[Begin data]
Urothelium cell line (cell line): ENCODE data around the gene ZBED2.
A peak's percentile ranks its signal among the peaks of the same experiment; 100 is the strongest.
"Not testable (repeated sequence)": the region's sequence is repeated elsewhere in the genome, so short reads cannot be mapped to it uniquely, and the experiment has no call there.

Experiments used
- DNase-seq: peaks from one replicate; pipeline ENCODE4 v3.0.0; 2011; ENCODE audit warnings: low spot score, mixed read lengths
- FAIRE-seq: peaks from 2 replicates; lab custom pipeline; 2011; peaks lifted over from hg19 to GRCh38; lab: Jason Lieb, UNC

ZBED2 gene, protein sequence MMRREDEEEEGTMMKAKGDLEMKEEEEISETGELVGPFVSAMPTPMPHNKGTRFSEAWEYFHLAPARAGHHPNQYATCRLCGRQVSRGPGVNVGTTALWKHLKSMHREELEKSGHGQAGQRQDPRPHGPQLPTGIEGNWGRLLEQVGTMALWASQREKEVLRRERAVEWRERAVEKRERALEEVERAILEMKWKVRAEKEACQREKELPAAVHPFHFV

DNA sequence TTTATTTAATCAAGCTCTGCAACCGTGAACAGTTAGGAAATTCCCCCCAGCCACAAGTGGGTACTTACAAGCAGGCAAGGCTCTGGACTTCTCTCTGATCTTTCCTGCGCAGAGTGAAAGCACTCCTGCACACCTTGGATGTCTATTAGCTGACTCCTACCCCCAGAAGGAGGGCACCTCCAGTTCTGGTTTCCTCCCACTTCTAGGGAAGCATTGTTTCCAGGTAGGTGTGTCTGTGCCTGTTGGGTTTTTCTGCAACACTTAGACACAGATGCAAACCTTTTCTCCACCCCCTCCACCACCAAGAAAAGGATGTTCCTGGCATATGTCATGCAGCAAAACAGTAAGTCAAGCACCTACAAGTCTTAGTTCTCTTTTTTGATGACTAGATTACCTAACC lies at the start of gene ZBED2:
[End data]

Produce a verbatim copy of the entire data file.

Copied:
Urothelium cell line (cell line): ENCODE data around the gene ZBED2.
A peak's percentile ranks its signal among the peaks of the same experiment; 100 is the strongest.
"Not testable (repeated sequence)": the region's sequence is repeated elsewhere in the genome, so short reads cannot be mapped to it uniquely, and the experiment has no call there.

Experiments used
- DNase-seq: peaks from one replicate; pipeline ENCODE4 v3.0.0; 2011; ENCODE audit warnings: low spot score, mixed read lengths
- FAIRE-seq: peaks from 2 replicates; lab custom pipeline; 2011; peaks lifted over from hg19 to GRCh38; lab: Jason Lieb, UNC

ZBED2 gene, protein sequence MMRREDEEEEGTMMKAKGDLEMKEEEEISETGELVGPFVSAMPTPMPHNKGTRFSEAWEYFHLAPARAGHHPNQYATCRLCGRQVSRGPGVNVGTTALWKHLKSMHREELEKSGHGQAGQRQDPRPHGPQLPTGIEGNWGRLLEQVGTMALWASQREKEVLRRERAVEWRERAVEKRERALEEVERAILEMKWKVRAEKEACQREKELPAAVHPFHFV

DNA sequence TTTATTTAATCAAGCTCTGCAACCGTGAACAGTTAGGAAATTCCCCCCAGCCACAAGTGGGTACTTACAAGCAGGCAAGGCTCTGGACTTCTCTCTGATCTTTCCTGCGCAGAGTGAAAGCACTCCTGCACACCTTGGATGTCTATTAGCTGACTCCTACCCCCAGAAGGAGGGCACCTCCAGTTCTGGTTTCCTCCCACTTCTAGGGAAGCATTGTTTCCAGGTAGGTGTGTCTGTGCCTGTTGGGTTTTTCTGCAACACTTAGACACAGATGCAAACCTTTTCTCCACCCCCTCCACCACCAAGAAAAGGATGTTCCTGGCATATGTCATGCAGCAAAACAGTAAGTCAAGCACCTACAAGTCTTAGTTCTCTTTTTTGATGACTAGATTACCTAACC lies at the start of gene ZBED2: